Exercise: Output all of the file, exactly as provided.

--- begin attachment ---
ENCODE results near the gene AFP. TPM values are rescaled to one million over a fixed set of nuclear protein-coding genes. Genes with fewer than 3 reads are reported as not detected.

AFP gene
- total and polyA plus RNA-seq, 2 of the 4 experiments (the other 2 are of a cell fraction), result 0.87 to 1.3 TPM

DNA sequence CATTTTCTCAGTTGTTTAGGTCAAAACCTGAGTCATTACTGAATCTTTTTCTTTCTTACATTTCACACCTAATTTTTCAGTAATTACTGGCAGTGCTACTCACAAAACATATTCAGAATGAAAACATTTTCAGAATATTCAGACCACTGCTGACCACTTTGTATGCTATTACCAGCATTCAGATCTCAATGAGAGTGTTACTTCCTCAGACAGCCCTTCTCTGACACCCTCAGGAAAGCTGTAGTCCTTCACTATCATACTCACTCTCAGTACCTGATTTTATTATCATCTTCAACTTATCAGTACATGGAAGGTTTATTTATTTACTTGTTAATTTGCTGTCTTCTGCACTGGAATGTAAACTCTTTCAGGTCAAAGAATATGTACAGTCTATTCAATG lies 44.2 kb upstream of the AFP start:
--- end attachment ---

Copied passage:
ENCODE results near the gene AFP. TPM values are rescaled to one million over a fixed set of nuclear protein-coding genes. Genes with fewer than 3 reads are reported as not detected.

AFP gene
- total and polyA plus RNA-seq, 2 of the 4 experiments (the other 2 are of a cell fraction), result 0.87 to 1.3 TPM

DNA sequence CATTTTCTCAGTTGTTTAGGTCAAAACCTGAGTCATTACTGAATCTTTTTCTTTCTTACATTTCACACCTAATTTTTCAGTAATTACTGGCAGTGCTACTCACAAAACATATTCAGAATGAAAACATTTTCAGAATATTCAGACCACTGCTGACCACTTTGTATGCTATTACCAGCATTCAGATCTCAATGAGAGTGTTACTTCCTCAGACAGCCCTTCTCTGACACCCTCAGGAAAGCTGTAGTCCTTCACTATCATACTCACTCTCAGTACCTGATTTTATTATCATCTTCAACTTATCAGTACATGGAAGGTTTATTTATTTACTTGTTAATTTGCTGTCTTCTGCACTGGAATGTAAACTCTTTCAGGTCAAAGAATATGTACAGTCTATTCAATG lies 44.2 kb upstream of the AFP start: